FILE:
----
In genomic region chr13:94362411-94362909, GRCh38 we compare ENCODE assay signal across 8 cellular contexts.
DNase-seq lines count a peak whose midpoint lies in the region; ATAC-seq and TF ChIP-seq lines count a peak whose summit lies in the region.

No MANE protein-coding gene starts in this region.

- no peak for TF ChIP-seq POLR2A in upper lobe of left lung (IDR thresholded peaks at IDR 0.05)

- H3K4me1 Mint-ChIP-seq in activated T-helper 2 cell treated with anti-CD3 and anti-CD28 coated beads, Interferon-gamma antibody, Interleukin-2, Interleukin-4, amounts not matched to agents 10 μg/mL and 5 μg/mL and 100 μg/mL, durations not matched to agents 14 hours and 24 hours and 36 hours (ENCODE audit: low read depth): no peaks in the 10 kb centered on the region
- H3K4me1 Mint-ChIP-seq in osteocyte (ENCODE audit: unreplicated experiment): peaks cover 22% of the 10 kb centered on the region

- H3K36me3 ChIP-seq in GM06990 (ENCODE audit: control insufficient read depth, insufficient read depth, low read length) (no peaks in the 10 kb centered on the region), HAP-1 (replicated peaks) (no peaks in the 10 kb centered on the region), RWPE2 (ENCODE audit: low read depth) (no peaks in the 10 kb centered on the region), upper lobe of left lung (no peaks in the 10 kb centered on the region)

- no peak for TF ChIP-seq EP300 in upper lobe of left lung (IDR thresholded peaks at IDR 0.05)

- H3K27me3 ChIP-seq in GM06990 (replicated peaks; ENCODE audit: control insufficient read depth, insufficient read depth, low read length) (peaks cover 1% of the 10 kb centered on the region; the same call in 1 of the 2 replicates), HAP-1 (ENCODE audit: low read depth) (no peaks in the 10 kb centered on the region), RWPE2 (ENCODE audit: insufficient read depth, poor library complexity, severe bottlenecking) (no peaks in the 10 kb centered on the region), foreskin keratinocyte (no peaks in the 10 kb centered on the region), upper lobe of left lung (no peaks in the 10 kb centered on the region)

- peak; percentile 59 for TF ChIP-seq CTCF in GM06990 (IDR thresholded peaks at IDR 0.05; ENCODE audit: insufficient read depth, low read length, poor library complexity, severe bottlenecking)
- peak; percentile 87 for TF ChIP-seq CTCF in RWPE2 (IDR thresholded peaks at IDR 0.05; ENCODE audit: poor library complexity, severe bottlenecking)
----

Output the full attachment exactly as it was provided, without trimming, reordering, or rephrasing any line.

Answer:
In genomic region chr13:94362411-94362909, GRCh38 we compare ENCODE assay signal across 8 cellular contexts.
DNase-seq lines count a peak whose midpoint lies in the region; ATAC-seq and TF ChIP-seq lines count a peak whose summit lies in the region.

No MANE protein-coding gene starts in this region.

- no peak for TF ChIP-seq POLR2A in upper lobe of left lung (IDR thresholded peaks at IDR 0.05)

- H3K4me1 Mint-ChIP-seq in activated T-helper 2 cell treated with anti-CD3 and anti-CD28 coated beads, Interferon-gamma antibody, Interleukin-2, Interleukin-4, amounts not matched to agents 10 μg/mL and 5 μg/mL and 100 μg/mL, durations not matched to agents 14 hours and 24 hours and 36 hours (ENCODE audit: low read depth): no peaks in the 10 kb centered on the region
- H3K4me1 Mint-ChIP-seq in osteocyte (ENCODE audit: unreplicated experiment): peaks cover 22% of the 10 kb centered on the region

- H3K36me3 ChIP-seq in GM06990 (ENCODE audit: control insufficient read depth, insufficient read depth, low read length) (no peaks in the 10 kb centered on the region), HAP-1 (replicated peaks) (no peaks in the 10 kb centered on the region), RWPE2 (ENCODE audit: low read depth) (no peaks in the 10 kb centered on the region), upper lobe of left lung (no peaks in the 10 kb centered on the region)

- no peak for TF ChIP-seq EP300 in upper lobe of left lung (IDR thresholded peaks at IDR 0.05)

- H3K27me3 ChIP-seq in GM06990 (replicated peaks; ENCODE audit: control insufficient read depth, insufficient read depth, low read length) (peaks cover 1% of the 10 kb centered on the region; the same call in 1 of the 2 replicates), HAP-1 (ENCODE audit: low read depth) (no peaks in the 10 kb centered on the region), RWPE2 (ENCODE audit: insufficient read depth, poor library complexity, severe bottlenecking) (no peaks in the 10 kb centered on the region), foreskin keratinocyte (no peaks in the 10 kb centered on the region), upper lobe of left lung (no peaks in the 10 kb centered on the region)

- peak; percentile 59 for TF ChIP-seq CTCF in GM06990 (IDR thresholded peaks at IDR 0.05; ENCODE audit: insufficient read depth, low read length, poor library complexity, severe bottlenecking)
- peak; percentile 87 for TF ChIP-seq CTCF in RWPE2 (IDR thresholded peaks at IDR 0.05; ENCODE audit: poor library complexity, severe bottlenecking)